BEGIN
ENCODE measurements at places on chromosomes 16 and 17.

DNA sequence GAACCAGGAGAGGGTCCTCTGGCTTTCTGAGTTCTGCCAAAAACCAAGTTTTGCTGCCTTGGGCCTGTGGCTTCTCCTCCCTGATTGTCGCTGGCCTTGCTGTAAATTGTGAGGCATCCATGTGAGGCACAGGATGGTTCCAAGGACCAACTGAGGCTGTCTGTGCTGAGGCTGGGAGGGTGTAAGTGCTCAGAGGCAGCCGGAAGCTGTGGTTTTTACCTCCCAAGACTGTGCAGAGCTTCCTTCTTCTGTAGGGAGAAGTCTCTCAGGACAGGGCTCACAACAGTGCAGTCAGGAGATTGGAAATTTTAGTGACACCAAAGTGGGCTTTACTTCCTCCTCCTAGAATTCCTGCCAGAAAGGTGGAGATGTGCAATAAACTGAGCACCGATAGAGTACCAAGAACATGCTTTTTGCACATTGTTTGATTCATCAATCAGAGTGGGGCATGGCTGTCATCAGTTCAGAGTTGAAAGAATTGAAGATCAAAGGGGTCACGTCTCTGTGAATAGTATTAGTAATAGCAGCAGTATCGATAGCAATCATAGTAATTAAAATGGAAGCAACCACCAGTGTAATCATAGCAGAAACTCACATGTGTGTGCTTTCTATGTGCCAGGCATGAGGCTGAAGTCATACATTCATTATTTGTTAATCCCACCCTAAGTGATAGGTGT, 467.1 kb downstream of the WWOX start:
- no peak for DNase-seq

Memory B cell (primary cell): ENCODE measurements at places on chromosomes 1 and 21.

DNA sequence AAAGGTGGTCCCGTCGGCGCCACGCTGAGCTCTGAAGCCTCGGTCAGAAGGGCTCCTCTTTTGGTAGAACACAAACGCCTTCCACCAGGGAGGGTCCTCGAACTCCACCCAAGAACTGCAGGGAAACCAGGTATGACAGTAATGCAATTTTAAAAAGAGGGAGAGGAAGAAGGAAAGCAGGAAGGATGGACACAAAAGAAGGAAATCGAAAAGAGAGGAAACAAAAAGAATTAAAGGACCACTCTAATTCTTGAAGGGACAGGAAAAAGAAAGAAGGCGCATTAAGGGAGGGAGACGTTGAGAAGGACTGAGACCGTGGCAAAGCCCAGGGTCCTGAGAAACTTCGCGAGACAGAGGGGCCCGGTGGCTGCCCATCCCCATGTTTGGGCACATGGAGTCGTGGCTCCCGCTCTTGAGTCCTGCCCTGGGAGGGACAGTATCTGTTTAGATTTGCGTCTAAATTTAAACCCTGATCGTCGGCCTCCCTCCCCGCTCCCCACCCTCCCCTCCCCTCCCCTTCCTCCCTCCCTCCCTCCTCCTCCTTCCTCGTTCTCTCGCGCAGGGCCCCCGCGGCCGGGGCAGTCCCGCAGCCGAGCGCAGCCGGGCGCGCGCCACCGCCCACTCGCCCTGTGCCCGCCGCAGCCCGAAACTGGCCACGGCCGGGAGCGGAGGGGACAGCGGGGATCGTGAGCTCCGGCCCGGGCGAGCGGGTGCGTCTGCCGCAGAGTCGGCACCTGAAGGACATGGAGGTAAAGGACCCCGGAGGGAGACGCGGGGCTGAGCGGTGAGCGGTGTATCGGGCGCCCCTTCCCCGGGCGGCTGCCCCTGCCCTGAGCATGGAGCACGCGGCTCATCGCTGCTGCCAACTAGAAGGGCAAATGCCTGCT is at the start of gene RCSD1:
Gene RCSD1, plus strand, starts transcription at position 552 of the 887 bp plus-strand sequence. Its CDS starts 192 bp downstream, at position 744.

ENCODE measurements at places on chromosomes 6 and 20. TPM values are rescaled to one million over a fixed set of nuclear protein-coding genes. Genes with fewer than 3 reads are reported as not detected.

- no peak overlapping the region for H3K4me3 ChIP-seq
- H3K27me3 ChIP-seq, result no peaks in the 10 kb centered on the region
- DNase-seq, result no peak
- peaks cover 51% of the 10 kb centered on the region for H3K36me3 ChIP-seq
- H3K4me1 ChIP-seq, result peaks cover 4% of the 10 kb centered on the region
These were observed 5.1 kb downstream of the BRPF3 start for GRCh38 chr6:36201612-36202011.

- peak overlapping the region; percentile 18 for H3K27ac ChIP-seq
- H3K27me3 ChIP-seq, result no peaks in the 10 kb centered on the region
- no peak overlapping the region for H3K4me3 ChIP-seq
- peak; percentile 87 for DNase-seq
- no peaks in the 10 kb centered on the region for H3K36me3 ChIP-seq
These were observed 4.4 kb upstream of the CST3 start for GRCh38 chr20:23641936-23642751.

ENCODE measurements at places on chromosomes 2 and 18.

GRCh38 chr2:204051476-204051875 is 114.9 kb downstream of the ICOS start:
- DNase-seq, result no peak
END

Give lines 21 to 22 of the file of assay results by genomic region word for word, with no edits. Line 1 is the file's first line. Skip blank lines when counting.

GRCh38 chr2:204051476-204051875 is 114.9 kb downstream of the ICOS start:
- DNase-seq, result no peak